I've noticed that when I mount a FAT filesystem on Linux, all of the files have their executable permissions set. Why is this? There's almost no chance that you can or want to directly execute any program found on a FAT file system, and having the executable bit implicitly set for all files seems annoying to me.

I understand that FAT (and other filesystems as well) have no mode bits, and so the 777 mode I'm seeing on files is just simulated by the filesystem driver under Unix. My question is why 777 instead of 666?

closed as primarily opinion-based by Thomas Dickey, Julie Pelletier, Stephen Harris, Anthon, Archemar Sep 6 '16 at 9:24

Many good questions generate some degree of opinion based on expert experience, but answers to this question will tend to be almost entirely based on opinions, rather than facts, references, or specific expertise. If this question can be reworded to fit the rules in the help center, please edit the question.

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    Possible duplicate of can't change file permission – Thomas Dickey Sep 6 '16 at 0:57
  • No, I know that FAT has no mode bits, and that's why I can't change them. What I'm asking is why is Unix simulating mode 777 for files instead of 666? I'll try to make my question more clear. – Edward Falk Sep 6 '16 at 0:59
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    It's to allow executing them if you wanted to. Why would you decide to prevent anyone from running Unix programs on a FAT FS? It may not be ideal but it can surely work. – Julie Pelletier Sep 6 '16 at 1:03
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    Wow, downvoted to -3. Hint: Grab a Peer Pressure badge... – countermode Sep 6 '16 at 7:59
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    Meh, it's all just ones and zeros anyway. I see they've tagged this for closure as an "opinion" item. That wasn't my intent; I was wondering if there was an actual technical reason for it. As for peer pressure, I don't give into it, but then, I'm part of a social groups that frowns on that. (Actually, since I couldn't find an answer to my question via Google et al, I still think it was a fair question.) – Edward Falk Sep 6 '16 at 15:58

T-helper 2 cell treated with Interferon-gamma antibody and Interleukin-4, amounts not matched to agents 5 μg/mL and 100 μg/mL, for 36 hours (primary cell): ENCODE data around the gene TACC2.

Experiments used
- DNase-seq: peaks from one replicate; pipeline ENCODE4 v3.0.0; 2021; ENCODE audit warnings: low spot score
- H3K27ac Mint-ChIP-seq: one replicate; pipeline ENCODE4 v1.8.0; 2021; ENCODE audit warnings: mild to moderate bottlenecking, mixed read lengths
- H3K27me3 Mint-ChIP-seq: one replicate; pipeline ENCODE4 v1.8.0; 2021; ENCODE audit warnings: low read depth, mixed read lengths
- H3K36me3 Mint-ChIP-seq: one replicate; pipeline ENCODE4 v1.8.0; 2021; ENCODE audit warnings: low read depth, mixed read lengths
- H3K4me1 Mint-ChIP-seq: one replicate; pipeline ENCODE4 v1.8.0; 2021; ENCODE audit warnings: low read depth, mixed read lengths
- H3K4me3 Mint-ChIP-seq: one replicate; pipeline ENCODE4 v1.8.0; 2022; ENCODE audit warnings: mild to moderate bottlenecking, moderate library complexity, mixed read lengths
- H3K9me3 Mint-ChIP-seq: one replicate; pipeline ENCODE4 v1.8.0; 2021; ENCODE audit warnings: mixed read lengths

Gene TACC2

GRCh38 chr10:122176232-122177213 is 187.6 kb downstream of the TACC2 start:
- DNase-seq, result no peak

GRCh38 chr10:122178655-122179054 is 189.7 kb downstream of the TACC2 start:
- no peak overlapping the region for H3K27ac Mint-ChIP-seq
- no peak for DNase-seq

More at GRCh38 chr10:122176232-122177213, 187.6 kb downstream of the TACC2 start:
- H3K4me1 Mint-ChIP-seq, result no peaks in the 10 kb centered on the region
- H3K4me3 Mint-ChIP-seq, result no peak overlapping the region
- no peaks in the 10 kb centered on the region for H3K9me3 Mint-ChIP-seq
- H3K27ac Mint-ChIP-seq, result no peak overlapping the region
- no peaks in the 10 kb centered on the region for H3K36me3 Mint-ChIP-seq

FAT may not be a POSIX-style filesystem, that doesn't mean that you shouldn't be allowed to store executables on it and run them directly from it. Because FAT doesn't store POSIX permissions, the only way this can happen (easily) is if the default mode used for files allows their execution...

In the past, when (V)FAT was still used as the main filesystem for other operating systems (DOS and Windows), and hard drives were smaller, it wasn't unusual to store Unix/Linux binaries on a FAT filesystem. (There's even a FAT variant which stores POSIX attributes in special files, so you could run Linux on a FAT filesystem.) Nowadays you can still end up doing so on USB keys for exemple.

If you're worried about the security implications, there are a number of options you can use. noexec and nodev are probably already set for removable filesystems on your distribution; dmask and fmask allow you to specifically determine the modes used. showexec will only set the executable bits on files with .bat, .com or .exe extensions. (Note that a file's permissions and the ability to execute it are separate...)

  • OK, so bottom line: it is because someone just might want to execute a program from a FAT file system. – Edward Falk Sep 17 '16 at 21:58

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